There is another issue, that I call the ‘bookshelf knowledge’ principle. Some versions of the yoga texts are very academic. There is nothing wrong in this, of itself. However, it is easy to get lost in the detail – in the cross referencing, in the analysis of this fact versus that fact, in this source versus that source. It is all too easy to end up with something very technically accurate, a real work of art, that simply ends up on the bookshelf to be one of a collection of books. But how relevant is it? How significantly has it impacted and been incorporated into your daily living? Another analogy of this principle is to do with food. You can create a magnificent menu, inspired, with a myriad flavours and textures and overall yumminess. But you can’t eat a menu. You need to prepare and make the food – then you can eat it and satisfy your hunger. The point is, are you approaching the yoga texts with a view to academically understand them, collate the facts, assemble it all into a body of knowledge that you put on the shelf – and then get on with your life just the way you want to? Or are you looking to possibly understand your life better; maybe improve yourself, maybe be a better person, maybe navigate the ocean of life with a little more clarity and dignity? Some authors are more ‘menu preparers’. Other authors are more ‘let’s sit down and eat some food’ people. You will get different messages from each. How hungry are you, and for what kind of food? This principle reflects the classic yoga path of jnana (or gyana as I first encountered the word). This is the path of knowledge.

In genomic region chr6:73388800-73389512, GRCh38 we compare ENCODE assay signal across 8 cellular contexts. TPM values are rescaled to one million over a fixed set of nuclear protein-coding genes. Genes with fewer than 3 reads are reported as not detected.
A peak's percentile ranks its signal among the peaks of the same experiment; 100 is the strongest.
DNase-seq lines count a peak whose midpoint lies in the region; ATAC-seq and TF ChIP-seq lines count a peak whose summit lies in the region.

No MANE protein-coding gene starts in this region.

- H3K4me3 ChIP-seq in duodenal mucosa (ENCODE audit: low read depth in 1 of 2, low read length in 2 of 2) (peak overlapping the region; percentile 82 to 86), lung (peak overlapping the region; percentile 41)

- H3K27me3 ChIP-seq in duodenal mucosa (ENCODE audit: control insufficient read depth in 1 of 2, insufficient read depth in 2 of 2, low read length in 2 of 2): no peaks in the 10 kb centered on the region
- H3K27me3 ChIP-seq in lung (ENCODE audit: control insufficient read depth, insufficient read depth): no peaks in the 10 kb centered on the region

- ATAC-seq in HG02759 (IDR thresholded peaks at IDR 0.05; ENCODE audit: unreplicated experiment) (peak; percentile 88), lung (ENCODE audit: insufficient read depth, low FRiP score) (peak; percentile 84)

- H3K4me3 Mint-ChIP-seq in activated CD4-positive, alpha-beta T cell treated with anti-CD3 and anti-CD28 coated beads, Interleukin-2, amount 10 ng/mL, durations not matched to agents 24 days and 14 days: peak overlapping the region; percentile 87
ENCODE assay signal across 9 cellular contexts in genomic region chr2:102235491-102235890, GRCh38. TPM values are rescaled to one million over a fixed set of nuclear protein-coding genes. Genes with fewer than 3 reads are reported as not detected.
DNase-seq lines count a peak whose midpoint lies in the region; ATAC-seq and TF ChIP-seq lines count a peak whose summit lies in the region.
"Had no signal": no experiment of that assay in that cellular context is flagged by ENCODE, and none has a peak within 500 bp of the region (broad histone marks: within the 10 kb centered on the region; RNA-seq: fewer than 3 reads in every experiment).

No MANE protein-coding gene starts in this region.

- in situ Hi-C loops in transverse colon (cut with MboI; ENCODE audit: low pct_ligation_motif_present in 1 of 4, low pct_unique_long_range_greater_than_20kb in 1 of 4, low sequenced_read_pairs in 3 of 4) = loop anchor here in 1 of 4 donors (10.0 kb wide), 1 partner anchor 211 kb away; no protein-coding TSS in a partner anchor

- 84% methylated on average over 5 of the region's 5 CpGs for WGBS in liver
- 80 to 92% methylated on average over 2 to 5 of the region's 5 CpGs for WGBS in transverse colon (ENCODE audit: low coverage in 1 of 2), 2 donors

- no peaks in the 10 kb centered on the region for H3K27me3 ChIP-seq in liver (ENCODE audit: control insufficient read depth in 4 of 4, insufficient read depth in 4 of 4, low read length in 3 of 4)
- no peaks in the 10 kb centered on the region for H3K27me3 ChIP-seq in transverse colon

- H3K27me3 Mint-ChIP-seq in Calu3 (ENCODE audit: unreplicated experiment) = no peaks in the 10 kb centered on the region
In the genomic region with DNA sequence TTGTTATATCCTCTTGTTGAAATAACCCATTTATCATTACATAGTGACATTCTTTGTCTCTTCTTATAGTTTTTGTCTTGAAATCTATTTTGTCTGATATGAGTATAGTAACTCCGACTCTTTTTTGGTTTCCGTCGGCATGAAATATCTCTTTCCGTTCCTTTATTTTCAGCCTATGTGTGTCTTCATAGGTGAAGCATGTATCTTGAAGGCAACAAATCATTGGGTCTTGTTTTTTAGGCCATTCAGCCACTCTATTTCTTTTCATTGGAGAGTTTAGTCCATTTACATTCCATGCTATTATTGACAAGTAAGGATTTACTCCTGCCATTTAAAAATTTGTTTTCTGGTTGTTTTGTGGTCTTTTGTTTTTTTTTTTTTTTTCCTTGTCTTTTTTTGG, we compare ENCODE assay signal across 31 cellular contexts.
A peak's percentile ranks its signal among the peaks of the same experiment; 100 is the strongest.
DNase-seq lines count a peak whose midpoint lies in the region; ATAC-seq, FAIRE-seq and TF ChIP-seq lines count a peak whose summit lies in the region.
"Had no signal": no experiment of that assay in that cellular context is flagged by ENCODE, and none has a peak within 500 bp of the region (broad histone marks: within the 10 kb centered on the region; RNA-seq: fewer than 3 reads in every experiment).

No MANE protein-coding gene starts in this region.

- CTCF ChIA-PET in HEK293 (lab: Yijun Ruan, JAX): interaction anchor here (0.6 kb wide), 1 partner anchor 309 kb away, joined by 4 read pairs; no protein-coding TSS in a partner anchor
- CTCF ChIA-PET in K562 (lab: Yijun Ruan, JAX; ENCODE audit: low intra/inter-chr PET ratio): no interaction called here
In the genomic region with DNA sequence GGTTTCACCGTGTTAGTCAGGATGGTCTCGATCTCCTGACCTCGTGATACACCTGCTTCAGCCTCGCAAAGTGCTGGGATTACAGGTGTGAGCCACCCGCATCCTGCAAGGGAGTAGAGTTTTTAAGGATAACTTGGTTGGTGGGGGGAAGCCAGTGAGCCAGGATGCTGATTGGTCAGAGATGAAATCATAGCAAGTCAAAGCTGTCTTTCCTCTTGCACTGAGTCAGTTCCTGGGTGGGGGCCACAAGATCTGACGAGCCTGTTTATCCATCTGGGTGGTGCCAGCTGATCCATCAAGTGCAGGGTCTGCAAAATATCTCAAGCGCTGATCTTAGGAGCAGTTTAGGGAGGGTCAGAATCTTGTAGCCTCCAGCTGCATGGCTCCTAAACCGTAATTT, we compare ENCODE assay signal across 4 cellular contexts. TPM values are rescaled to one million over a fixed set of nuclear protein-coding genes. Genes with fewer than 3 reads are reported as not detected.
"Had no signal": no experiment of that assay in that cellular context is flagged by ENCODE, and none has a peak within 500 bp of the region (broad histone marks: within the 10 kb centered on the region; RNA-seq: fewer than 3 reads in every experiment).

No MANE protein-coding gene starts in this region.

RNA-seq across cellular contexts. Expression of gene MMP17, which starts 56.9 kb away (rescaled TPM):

Another point to keep in mind is that there are many different world views. I think there are three main ones:
Nothing before birth, nothing after death (humanist, modern scientific) “All we have is this one life, and all we are is this physical body”
- Nothing before birth, something after death (eg Christianity, Islam and Judaism)
Something before birth and something after death (eg Hinduism, Sikhism, Jainism and Buddhism)